Ashley Williams cost Swansea City £400,000 when they bought him, aged 23, from then League Two side Stockport County in 2008. Mario Balotelli cost Manchester City £18.5m when they bought him from Serie A giants Internazionale in 2010. He was 20 years old.
Yesterday, these two players from completely different backgrounds came together in a battle that, in all likelihood, would go a long way to deciding the outcome of the vitally important game between their two clubs. Swansea City, a side attempting to replicate their feat of 1982, when they survived in the top division for a second season against Manchester City, chasing their first League title since 1968 and desperate to finally crawl from beneath the considerable shadow cast by their red neighbours. For a completely different set of reasons, the stakes for both clubs could not have been higher.
Playing at home, Swansea were 6/1 against by the bookmakers to win the match, which suggested that the bookies felt that the flamboyant Balotelli would prevail over the more steadfast Williams in their personal battle. The playing backgrounds of Balotelli and Williams could not differ more starkly. Williams, who sought sanctuary at Hednesford Town when he was released by West Bromwich Albion as a teenager, before joining Stockport and then rising through the divisions with Swansea, compared to Balotelli who, also as a teenager, was sent to the far more appealing surroundings of Barcelona for a trial when his local club Lumezzane decided to let him go, before joining Internazionale of Milan, where a stellar career at the very highest level was predicted.
More on page 2: The dominance of Ashley Williams & match stats…
Those unflattering bookies odds, as far as Swansea were concerned, were probably also an indication that the feeling was that Balotelli, the mercurial yet inconsistent genius, would possess too much flair and ability for Williams, a far more reserved, reliable and dare I say it, underrated player. I should clarify that last comment of course, I mean underrated by all those east of Offa’s Dyke, for in Swansea, Ashley Williams is not underrated in the slightest and is instead revered as simply one of the finest central defenders Swansea City has ever had in its long history. Arguably the finest.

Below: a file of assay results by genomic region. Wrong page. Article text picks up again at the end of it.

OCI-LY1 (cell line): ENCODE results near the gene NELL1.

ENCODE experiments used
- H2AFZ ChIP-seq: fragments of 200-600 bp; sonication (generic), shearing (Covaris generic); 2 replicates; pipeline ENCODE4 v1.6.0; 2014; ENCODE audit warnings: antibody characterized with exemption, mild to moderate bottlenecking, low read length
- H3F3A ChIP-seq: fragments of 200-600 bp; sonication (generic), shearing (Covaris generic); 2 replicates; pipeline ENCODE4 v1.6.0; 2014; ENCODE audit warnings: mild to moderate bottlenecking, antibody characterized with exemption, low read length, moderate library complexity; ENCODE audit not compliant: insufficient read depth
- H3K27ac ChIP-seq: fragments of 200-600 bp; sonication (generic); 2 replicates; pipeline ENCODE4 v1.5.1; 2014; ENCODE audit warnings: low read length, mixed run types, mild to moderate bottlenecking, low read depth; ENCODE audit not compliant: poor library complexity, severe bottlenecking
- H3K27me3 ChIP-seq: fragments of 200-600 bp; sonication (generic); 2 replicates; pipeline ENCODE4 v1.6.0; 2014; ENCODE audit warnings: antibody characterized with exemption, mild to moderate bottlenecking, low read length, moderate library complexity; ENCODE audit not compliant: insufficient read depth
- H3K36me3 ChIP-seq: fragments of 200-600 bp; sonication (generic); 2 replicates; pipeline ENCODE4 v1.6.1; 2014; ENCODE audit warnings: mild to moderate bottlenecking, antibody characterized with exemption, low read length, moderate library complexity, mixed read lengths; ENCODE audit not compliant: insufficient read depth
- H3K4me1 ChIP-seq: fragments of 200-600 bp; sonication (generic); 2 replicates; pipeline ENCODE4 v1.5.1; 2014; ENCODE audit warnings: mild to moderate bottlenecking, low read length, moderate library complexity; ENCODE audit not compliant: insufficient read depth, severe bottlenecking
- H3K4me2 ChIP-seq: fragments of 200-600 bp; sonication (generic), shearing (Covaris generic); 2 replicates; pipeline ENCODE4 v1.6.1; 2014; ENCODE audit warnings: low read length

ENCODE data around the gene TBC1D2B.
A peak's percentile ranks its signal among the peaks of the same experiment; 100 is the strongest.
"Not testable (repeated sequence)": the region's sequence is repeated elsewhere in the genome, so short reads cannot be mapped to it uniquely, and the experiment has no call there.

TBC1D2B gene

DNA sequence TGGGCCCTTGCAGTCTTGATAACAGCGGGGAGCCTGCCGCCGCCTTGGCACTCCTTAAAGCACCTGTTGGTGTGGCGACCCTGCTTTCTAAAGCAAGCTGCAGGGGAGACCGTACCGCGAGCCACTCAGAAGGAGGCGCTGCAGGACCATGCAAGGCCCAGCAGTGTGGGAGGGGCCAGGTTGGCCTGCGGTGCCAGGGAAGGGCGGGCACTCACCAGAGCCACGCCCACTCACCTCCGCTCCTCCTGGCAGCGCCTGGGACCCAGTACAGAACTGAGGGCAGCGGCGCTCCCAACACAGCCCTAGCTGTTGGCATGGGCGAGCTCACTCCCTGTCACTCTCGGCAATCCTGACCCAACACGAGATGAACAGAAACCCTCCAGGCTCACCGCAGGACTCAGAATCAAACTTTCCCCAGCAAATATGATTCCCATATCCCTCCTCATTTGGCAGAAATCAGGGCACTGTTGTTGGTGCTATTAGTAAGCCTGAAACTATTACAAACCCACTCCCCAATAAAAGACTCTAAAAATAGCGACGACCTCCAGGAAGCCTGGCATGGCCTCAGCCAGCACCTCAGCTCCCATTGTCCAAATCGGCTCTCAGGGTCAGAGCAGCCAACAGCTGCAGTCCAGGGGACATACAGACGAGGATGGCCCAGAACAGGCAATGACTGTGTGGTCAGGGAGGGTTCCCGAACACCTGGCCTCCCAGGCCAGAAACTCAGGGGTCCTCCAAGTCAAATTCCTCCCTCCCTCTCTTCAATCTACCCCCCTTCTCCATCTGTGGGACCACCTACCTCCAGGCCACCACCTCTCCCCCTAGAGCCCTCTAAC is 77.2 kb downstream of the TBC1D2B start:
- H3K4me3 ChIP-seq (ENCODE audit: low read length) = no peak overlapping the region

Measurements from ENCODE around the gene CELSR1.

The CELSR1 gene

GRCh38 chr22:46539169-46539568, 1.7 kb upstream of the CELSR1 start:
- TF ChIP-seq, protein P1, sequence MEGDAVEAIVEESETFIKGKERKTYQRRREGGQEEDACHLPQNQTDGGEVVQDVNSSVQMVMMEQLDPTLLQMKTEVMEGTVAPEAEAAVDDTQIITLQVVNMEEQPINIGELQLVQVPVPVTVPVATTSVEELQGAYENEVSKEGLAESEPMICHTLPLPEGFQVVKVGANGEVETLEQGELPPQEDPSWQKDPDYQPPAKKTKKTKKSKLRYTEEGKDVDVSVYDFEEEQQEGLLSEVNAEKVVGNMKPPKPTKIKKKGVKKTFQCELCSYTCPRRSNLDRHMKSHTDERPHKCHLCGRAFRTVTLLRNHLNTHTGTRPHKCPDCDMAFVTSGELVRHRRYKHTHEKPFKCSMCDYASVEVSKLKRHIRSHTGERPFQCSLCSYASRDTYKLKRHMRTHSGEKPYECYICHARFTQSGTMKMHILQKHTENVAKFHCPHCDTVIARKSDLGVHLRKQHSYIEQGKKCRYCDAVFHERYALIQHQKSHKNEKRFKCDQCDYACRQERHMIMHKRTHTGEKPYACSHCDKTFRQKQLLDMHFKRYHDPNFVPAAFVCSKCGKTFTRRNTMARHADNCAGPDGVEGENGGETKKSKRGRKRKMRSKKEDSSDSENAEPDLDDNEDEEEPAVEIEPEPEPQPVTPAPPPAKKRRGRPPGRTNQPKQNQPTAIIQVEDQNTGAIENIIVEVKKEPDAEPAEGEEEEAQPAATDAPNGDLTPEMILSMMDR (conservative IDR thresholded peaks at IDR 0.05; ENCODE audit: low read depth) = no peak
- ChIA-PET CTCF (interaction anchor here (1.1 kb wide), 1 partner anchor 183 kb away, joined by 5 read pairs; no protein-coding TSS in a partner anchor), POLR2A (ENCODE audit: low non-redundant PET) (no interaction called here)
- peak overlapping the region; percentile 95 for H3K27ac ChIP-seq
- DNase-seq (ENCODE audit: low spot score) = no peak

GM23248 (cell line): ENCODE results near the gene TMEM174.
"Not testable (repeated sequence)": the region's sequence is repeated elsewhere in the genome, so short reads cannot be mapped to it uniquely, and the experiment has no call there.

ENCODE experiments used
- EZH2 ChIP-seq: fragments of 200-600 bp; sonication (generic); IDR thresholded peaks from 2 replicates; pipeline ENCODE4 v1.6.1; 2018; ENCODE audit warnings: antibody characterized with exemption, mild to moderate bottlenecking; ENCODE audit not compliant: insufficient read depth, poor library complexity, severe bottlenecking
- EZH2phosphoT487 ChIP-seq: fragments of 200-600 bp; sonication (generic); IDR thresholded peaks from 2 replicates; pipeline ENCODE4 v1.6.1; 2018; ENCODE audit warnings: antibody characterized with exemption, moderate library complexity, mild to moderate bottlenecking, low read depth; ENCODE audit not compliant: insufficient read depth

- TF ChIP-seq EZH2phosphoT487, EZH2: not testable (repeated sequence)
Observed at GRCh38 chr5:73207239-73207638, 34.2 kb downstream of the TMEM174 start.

He proved that again yesterday, whilst also proving to be much more than a match for Balotelli in their personal duel, especially when we look at the match statistics of the pair.
Williams undertook 72 passes, completing 83.33% of them. Balotelli attempted almost 50 less than Williams, with only 21 of his 27 passes – 77.78% – finding their mark. If I also tell you that Swansea’s own lone striker, Danny Graham, enjoyed an 80.95% success rate with his 21 passes, added to the fact that he actually spent 11 minutes less on the field than Balotelli, then that too tells its own story of the Italian’s ineffectiveness.
The tone for the battle between Williams and Balotelli however, was set in the first minute of the match, when a ball was played in behind Swansea right back, Angel Rangel, for Balotelli to chase. Sensing the danger, sprinting across from the centre of defence came Williams, beating Balotelli to the ball, and nicking it out for a throw. That was the first of Williams’ nine ground 50/50 challenges, of which he won 78%. Again, compare that to Balotelli’s 41% success rate in his ground 50/50’s and a picture of Williams’ dominance begins to emerge.